Friday, June 07, 2013
Ind. Decisions - Court of Appeals issues 2 today (and 5 NFP)
For publication opinions today (2):
In In the Matter of the Supervised Admin. of the Estate of Cora E. Young, deceased; Terry Douthitt, Kelly Douthitt, and Kevin Douthitt v. Theodore R. Young, an 8-page opinion, Judge Vaidik writes:
Terry Douthitt, Kelly Douthitt, and Kevin Douthitt (collectively “the grandchildren”), appeal the trial court’s denial of their motion to reconsider. They contend that based on the language of Cora Young’s will, the trial court erred in finding that the proceeds of a sale of her property should be distributed to her second husband at her death. We hold that since the property was a specific bequest under Cora’s will and was sold before Cora’s death, it was adeemed by extinction and therefore the proceeds pass to the residuary beneficiary under her will. Finding that the residuary beneficiary is her second husband, we affirm the trial court.In Gayle Fischer v. Michael and Noel Heymann, a 25-page, 2-1 opinion, Judge Najam writes:
Gayle Fischer brings this interlocutory appeal from the trial court’s judgment against Michael and Noel Heymann for $93,972.18 in damages on her breach-of-contract claim. Fischer requests that we vacate the trial court’s findings and conclusions on her failure to mitigate and remand with instructions to award actual and consequential damages in the amount of $286,409.43. On cross-appeal, the Heymanns assert that the trial court’s specific findings required the court to enter a damage award of $117 for Fischer. We consolidate the parties’ arguments and consider the following two issues:NFP civil opinions today (1):
1. Whether the trial court’s findings that Fischer would not have been damaged had she agreed to make the repairs identified in the inspection report on or before February 18, 2006, means that Fischer failed in her duty to mitigate her damages; and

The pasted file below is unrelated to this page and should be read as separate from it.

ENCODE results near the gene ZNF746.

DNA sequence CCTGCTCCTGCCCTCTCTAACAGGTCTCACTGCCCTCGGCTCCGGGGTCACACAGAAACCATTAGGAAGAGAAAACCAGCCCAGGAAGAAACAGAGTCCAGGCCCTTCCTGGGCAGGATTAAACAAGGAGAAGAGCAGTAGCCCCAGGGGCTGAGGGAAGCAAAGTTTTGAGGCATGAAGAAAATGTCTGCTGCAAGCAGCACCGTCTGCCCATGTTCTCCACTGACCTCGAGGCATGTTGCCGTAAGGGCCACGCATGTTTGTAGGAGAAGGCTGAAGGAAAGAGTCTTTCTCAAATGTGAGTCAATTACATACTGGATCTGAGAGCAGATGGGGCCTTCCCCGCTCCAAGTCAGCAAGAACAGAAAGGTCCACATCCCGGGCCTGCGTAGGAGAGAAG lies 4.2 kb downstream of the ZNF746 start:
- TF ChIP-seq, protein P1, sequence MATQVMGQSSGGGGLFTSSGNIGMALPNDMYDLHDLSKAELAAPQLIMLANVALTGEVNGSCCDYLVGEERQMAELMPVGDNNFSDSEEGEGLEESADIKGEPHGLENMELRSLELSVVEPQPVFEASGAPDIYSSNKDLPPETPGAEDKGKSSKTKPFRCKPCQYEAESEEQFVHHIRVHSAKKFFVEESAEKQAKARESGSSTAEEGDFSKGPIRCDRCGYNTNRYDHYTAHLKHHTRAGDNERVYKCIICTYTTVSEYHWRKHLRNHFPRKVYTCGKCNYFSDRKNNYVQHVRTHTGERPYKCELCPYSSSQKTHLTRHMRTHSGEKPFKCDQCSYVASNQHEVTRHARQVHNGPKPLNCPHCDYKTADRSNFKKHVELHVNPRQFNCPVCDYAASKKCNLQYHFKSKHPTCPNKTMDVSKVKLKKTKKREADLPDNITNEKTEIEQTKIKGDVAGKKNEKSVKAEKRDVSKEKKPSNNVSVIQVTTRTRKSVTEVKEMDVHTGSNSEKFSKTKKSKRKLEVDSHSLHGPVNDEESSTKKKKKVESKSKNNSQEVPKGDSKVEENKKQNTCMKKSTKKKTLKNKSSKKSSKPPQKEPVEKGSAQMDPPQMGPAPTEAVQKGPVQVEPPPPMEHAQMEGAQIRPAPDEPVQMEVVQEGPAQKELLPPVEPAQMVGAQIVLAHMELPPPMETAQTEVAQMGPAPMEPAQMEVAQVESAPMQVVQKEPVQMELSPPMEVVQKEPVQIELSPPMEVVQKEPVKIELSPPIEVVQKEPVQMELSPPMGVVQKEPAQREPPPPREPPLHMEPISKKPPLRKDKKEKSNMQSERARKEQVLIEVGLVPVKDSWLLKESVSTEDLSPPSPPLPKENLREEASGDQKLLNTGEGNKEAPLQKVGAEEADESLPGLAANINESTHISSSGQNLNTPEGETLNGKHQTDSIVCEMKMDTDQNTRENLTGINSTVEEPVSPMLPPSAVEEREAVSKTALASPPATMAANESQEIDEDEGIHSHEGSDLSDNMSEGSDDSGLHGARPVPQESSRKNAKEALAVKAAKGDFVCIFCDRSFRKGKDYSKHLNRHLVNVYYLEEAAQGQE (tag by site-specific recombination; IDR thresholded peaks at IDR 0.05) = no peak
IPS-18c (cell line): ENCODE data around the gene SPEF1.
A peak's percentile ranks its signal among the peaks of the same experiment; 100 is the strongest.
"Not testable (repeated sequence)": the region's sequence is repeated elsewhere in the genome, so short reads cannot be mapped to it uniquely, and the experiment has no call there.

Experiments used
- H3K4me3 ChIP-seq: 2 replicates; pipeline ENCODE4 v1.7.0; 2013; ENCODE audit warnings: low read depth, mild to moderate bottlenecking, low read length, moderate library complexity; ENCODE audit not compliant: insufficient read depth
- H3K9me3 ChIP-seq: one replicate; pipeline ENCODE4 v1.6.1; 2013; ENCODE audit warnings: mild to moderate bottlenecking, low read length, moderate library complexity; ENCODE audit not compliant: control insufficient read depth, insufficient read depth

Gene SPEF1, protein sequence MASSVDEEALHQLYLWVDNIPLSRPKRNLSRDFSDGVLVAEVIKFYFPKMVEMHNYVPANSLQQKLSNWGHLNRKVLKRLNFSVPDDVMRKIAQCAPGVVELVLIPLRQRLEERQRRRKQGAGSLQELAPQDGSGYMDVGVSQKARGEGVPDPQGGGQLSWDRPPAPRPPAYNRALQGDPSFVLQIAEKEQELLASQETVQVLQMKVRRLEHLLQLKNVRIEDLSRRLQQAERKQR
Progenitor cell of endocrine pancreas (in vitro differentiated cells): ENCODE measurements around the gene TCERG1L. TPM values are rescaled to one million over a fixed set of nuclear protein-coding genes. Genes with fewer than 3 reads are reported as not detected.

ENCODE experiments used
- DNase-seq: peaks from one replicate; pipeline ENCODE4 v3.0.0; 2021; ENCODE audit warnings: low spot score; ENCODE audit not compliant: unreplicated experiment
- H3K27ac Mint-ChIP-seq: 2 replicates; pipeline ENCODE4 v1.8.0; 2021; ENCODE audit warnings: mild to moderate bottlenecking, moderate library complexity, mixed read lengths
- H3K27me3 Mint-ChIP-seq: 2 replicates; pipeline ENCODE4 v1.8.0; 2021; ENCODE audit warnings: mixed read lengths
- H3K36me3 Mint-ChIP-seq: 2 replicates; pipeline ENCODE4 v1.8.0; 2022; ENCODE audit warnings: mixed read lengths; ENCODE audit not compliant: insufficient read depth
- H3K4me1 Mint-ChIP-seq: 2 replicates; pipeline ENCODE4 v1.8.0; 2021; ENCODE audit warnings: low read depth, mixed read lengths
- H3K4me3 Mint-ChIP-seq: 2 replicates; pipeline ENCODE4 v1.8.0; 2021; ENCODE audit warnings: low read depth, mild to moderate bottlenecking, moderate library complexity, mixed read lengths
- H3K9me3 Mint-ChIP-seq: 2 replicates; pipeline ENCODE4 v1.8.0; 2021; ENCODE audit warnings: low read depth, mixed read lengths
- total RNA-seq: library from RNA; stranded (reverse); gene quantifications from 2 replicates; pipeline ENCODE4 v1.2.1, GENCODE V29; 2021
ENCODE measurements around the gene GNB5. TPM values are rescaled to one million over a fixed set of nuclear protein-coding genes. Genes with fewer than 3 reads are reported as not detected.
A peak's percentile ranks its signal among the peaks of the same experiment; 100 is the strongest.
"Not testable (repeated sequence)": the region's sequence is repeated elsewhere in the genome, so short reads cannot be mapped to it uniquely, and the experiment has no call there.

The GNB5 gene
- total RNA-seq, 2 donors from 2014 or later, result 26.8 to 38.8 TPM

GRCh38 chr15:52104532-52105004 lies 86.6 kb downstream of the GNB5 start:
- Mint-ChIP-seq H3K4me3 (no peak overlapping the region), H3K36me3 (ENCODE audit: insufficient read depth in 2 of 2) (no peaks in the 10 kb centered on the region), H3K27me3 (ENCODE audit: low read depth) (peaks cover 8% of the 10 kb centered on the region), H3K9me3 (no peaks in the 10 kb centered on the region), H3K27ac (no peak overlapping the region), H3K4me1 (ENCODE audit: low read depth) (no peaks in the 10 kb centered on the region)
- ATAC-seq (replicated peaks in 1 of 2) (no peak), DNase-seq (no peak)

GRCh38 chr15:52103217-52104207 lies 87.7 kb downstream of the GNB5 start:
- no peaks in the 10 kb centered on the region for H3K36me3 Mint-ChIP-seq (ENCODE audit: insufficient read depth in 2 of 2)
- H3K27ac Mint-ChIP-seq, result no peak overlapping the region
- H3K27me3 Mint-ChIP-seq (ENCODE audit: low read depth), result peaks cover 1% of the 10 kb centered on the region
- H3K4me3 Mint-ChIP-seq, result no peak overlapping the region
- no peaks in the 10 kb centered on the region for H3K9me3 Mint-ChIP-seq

2. Whether the trial court abused its discretion when it limited Fischer’s award for attorney’s fees and court costs in accordance with her failure to mitigate her damages.
We hold that the Heymanns committed an anticipatory breach of the purchase agreement on February 10, 2006; that, given the evidence and the trial court’s findings, Fischer’s duty to mitigate arose on February 11, 2006, when she learned of the Heymanns’ breach; and that Fischer failed to act with reasonable diligence to mitigate her damages at her first opportunity, which was no later than February 18, 2006. We also hold that the trial court acted within its discretion when it limited Fischer’s award for attorney’s fees and costs. Based on the undisputed evidence and the trial court’s finding that Fischer would have incurred virtually no damages had she taken reasonable steps to mitigate on or before February 18, 2006, we reverse the trial court’s judgment on damages and remand with instructions that the trial court amend Fischer’s damage award to $117, reasonable attorney’s fees commensurate with that award, and court costs. * * *
Reversed and remanded with instructions.
FRIEDLANDER, J., concurs.
BRADFORD, J., dissents with separate opinion. [which begins, on p. 20 of 25] Because I do not believe the majority opinion is an appropriate application of the mitigation of damages doctrine, I respectfully dissent. I would reject the Heymanns’ argument that Fischer failed to mitigate her damage on February 18, 2006, by not responding to the Heymanns’ inspection response, affirm the trial court’s holding that Fischer failed to mitigate her damages on February 16, 2007, by not accepting Johnson’s offer to purchase the home for $240,000.00, and affirm the court’s judgment for Fischer in the amount of $93,972.18.
NFP criminal opinions today (4):
Posted by Marcia Oddi on June 7, 2013 11:44 AM
Posted to Ind. App.Ct. Decisions